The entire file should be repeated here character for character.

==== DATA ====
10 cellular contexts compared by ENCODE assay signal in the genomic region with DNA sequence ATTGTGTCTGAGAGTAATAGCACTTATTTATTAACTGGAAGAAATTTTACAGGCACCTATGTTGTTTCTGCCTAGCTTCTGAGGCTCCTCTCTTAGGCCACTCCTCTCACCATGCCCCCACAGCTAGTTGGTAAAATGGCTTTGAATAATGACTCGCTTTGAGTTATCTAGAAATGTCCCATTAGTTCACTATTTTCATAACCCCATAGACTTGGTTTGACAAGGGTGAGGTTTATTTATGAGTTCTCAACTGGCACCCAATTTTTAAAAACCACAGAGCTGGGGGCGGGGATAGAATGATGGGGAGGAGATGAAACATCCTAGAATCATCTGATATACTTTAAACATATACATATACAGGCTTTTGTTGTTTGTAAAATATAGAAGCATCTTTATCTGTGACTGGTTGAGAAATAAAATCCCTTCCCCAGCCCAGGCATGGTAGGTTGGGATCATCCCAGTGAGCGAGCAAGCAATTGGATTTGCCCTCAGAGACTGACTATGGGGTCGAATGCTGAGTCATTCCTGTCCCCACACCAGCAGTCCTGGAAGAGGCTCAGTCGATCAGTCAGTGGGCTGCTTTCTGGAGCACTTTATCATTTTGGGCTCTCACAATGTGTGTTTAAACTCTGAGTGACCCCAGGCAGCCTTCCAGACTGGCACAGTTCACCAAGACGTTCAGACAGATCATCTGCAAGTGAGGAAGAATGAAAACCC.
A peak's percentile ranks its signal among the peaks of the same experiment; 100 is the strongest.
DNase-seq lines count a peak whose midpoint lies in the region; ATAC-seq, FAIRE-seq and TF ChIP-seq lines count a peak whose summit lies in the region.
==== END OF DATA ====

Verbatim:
10 cellular contexts compared by ENCODE assay signal in the genomic region with DNA sequence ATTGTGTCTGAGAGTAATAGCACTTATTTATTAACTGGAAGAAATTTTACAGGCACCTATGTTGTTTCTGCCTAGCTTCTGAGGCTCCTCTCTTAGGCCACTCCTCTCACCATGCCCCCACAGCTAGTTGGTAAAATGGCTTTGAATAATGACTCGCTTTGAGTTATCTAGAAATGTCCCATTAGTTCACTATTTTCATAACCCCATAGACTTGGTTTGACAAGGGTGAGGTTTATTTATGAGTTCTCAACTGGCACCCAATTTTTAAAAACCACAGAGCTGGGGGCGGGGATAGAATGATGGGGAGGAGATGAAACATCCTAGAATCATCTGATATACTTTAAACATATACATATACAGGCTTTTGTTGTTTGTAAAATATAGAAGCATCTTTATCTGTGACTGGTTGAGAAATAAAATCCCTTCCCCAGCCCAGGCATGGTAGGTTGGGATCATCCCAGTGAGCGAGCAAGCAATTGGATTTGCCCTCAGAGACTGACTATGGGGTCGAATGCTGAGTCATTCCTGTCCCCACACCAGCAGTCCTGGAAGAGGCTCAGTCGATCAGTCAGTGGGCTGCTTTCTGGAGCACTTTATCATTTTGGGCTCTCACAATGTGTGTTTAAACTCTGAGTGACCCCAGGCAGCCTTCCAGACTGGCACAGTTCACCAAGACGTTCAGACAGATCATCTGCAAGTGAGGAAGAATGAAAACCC.
A peak's percentile ranks its signal among the peaks of the same experiment; 100 is the strongest.
DNase-seq lines count a peak whose midpoint lies in the region; ATAC-seq, FAIRE-seq and TF ChIP-seq lines count a peak whose summit lies in the region.